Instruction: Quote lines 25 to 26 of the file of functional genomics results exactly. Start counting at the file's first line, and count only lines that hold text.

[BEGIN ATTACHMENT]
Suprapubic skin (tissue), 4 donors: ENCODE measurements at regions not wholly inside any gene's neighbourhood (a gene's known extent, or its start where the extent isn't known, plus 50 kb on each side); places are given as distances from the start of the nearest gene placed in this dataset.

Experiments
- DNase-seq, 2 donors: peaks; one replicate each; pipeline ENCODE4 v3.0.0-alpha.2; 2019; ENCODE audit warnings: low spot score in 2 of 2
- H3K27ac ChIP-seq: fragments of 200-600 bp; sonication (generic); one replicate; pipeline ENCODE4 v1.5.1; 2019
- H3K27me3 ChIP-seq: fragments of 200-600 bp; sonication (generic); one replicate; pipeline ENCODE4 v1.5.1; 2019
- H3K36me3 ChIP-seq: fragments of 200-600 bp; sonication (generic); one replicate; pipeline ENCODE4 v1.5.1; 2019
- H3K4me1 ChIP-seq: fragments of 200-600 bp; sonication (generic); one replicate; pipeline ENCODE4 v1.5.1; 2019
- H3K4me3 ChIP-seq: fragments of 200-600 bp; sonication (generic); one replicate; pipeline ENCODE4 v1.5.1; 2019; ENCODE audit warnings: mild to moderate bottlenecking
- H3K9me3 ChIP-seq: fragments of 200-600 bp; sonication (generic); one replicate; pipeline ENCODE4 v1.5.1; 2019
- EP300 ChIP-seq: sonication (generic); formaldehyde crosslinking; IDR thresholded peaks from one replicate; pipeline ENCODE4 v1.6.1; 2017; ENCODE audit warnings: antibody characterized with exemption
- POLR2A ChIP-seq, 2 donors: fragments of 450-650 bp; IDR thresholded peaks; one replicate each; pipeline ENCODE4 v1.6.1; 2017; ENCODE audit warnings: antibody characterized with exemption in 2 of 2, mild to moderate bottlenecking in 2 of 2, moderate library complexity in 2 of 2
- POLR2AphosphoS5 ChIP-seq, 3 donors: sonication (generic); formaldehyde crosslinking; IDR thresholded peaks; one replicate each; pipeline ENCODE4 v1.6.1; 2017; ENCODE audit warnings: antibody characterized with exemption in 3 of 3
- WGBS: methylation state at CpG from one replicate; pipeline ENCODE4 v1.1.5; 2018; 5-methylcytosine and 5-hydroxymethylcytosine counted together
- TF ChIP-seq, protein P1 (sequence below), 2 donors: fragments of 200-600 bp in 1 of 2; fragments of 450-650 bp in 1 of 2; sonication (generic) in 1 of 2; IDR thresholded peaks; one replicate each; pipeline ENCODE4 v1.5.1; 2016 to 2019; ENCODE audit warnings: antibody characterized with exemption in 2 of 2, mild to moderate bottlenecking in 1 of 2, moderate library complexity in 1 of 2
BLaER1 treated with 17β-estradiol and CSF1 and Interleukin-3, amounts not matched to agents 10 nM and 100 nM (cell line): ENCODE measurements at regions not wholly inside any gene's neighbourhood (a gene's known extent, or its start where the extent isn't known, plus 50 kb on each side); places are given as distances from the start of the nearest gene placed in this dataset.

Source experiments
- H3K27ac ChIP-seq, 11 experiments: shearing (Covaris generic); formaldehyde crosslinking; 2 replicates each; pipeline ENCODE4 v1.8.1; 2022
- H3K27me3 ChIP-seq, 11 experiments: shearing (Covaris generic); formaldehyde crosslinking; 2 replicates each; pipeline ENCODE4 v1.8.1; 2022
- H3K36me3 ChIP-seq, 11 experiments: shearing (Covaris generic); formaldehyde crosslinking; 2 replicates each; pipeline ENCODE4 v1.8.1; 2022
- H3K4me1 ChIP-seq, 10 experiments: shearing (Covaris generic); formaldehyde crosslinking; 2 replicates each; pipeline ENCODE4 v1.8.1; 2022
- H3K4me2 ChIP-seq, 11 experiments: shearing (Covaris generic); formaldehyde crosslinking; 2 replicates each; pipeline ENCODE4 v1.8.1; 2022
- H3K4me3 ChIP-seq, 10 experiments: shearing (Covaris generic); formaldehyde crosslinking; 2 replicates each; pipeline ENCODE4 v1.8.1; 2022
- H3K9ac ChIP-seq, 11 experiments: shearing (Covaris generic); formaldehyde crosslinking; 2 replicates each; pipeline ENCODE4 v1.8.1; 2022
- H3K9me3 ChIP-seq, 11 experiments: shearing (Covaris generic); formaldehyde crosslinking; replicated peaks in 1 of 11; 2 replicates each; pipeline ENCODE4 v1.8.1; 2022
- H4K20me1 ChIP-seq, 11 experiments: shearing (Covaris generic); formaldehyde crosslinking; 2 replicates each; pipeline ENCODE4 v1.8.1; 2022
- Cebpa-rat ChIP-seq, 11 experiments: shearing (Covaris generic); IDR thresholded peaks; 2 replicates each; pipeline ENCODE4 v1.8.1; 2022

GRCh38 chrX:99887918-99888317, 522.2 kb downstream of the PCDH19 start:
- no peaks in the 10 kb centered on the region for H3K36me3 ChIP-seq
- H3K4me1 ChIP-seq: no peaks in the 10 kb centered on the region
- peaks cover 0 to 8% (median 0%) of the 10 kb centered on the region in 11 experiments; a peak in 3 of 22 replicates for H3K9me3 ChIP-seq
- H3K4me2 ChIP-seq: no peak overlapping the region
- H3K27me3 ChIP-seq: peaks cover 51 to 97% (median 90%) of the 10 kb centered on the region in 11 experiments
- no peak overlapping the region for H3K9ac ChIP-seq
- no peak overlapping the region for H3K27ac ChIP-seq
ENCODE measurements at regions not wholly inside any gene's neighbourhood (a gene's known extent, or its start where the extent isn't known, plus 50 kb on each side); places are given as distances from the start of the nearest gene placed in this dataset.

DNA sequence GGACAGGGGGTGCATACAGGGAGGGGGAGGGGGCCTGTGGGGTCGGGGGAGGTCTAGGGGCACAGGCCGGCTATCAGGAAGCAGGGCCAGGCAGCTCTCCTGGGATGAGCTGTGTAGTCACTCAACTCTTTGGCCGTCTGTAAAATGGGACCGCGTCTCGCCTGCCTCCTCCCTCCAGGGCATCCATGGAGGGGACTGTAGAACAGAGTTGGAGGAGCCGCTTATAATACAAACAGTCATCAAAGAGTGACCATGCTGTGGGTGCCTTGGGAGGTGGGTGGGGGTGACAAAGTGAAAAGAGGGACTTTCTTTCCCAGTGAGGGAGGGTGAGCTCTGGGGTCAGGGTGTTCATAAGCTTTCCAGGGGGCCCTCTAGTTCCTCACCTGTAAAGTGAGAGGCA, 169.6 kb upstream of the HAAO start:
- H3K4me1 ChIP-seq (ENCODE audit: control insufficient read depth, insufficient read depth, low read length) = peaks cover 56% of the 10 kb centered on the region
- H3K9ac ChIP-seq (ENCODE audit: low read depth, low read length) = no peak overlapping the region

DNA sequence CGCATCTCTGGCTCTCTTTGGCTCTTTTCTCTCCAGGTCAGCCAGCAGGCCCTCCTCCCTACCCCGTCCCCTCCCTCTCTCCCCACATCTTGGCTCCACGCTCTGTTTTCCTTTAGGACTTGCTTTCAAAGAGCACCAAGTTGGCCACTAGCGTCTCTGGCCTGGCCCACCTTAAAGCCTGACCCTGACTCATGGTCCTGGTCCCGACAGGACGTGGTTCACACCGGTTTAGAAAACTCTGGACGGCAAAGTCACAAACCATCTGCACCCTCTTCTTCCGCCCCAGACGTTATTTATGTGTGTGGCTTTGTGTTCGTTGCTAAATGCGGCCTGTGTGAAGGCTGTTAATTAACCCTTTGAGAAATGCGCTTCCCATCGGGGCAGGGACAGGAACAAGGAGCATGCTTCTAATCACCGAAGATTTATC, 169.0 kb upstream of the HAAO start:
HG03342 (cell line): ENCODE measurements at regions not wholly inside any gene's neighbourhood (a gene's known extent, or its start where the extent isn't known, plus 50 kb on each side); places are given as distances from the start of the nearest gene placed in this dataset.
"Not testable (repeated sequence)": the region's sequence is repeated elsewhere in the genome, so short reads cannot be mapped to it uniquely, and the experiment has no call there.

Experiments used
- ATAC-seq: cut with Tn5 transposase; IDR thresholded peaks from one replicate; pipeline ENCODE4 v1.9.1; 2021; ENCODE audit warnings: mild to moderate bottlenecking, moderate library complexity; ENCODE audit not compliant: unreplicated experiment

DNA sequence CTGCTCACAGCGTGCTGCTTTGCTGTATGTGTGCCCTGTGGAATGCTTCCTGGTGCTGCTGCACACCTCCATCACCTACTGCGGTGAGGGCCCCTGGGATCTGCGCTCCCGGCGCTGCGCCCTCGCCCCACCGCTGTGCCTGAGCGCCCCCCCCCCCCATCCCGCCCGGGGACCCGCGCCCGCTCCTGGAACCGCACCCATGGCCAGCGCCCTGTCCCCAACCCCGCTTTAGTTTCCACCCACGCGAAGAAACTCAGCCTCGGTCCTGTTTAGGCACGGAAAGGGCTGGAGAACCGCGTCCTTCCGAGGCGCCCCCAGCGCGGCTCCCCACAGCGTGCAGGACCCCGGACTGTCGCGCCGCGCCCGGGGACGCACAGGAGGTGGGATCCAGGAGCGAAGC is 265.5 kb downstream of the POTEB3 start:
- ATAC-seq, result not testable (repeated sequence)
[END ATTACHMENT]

- H4K20me1 ChIP-seq, 11 experiments: shearing (Covaris generic); formaldehyde crosslinking; 2 replicates each; pipeline ENCODE4 v1.8.1; 2022
- Cebpa-rat ChIP-seq, 11 experiments: shearing (Covaris generic); IDR thresholded peaks; 2 replicates each; pipeline ENCODE4 v1.8.1; 2022